Saturday, February 19, 2011

Re-Visiting Elton John's 1970-1976 Albums

Once upon a time I owned every single Elton John album....the 1st 7 or 8 anyway. In fact, my 1st album purchase was 1972's "Don't Shoot Me, I'm Only the Piano Player" when I was 9. Unless you are older than 40 years old (or so), you don't realize how HUGE Elton John was in the 70's. And how great many of his albums truly were (and are). So, as a favor to those of you who don't know where to start with EJ, here is a brief review of each of his 1st few albums. If your collection doesn't contain at least 3 or 4 of these, it is a deficient collection. Rather that go in chronological order, I will assort them from best to "worst."

1. Captain Fantastic and the Brown Dirt Cowboy (1975) - Has definitely aged better than any other EJ album because I would have put this maybe 3rd or 4th if you had asked me to rank these albums in college. The album artwork and liner notes, I am convinced, have lessened the positive impact of this album initially and over the years. I'm not sure I could say that about the artwork of any other album I know of! The band is tighter than ever, instrumentation perfect, production not as over the top, the lyrics are autobiographical so Bernie Taupin can't kill things with his cynicism and triteness, and the melodies are magnificent. And Elton actually sings his ass off for once. The only hesitation I have in giving this album the top rating is the last 2 songs which I find to be pretty weak.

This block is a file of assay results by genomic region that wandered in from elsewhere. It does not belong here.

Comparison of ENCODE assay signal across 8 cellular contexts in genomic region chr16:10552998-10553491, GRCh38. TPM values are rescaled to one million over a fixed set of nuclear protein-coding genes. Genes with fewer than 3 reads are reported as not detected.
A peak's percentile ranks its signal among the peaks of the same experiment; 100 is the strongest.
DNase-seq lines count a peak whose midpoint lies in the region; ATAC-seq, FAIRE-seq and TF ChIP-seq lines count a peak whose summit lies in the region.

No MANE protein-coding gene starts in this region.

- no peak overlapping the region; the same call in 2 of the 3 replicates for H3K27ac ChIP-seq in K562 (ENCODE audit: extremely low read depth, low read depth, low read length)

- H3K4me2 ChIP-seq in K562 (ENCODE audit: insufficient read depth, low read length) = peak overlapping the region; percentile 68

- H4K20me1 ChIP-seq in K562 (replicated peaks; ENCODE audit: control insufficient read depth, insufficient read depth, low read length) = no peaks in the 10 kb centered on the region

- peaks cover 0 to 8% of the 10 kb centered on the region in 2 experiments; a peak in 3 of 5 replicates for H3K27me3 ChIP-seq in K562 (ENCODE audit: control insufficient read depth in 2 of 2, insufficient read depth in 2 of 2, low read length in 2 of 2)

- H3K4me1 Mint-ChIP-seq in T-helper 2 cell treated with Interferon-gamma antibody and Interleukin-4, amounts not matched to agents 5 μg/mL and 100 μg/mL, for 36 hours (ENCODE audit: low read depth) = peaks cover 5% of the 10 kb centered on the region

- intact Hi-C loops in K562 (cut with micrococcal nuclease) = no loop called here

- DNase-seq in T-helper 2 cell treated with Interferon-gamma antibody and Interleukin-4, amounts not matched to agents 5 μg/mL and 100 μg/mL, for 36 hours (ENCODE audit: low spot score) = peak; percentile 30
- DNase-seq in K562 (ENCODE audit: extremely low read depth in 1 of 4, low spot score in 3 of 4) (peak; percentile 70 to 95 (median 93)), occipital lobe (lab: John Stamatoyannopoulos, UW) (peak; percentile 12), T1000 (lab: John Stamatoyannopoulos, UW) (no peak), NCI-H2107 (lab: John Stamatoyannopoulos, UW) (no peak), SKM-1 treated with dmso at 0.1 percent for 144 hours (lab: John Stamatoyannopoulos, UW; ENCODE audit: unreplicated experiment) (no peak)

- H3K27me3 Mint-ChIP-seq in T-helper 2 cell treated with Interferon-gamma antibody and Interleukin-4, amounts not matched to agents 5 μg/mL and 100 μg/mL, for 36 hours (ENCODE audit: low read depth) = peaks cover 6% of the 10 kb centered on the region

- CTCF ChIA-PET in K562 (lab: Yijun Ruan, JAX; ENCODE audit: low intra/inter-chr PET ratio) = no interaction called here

2. Goodbye Yellow Brick Road (1973) - Makes the "100 Best Albums of All Time" lists in many publications, and there was a time when I would have told you that it was the best album ever made. The reasons for putting it #2 upon further reflection over the years are as follows: 1. Clearly over-produced 2. Bernie Taupin's ridiculously (and un-necessary) sordid lyrics and subject matters. 3. Too many fillers....I think this should have been a single album.'s difficult to find any fault with the first 7 songs....a must-listen for any music fan before they die. Just the first 7 songs anyway.

3. Elton John (1970) - Tough call here, but the beauty of most of these songs (recorded in a 2 day period with the London Symphony) is too hard to ignore. "Your Song," "Border Song," "I Need You to Turn To," "Take Me to the Pilot" - one could argue that he never again penned songs as lovely as these.

4. Tumbleweed Connection (1970) - The follow-up to the 1st is the favorite Elton John album for many bohemians and gen-Xers - maybe it's the stripped down sound and alt-country feel - who knows? The 2 highlights for me are "Where to Now St. Peter?" and the epic finale 'Burn Down the Mission" which wowed Bob Dylan when he heard Elton play it at the Traubadour Club in L.A. in 1970. Other than that, it's sort of hit and miss for me...I just think some of the songs are way too long and waaaay too dull.

5. Don't Shoot Me, I'm Only the Piano Player (1973) - Wow, does this album have some great, great moments. Of course a lot depends on what you think about the opener "Daniel." I'm not quite sure why this song about a Vietnam vet polarizes folks, but whatever. "Teacher, I Need You" is one of my all-time favorite songs by anybody - maybe the apex of EJ's career. But this is the point where Bernie Taupin's lyrics become a needless distraction, and "Crocodile Rock".....let's just say it hasn't aged well. "High Flying Bird" is a very nice closer.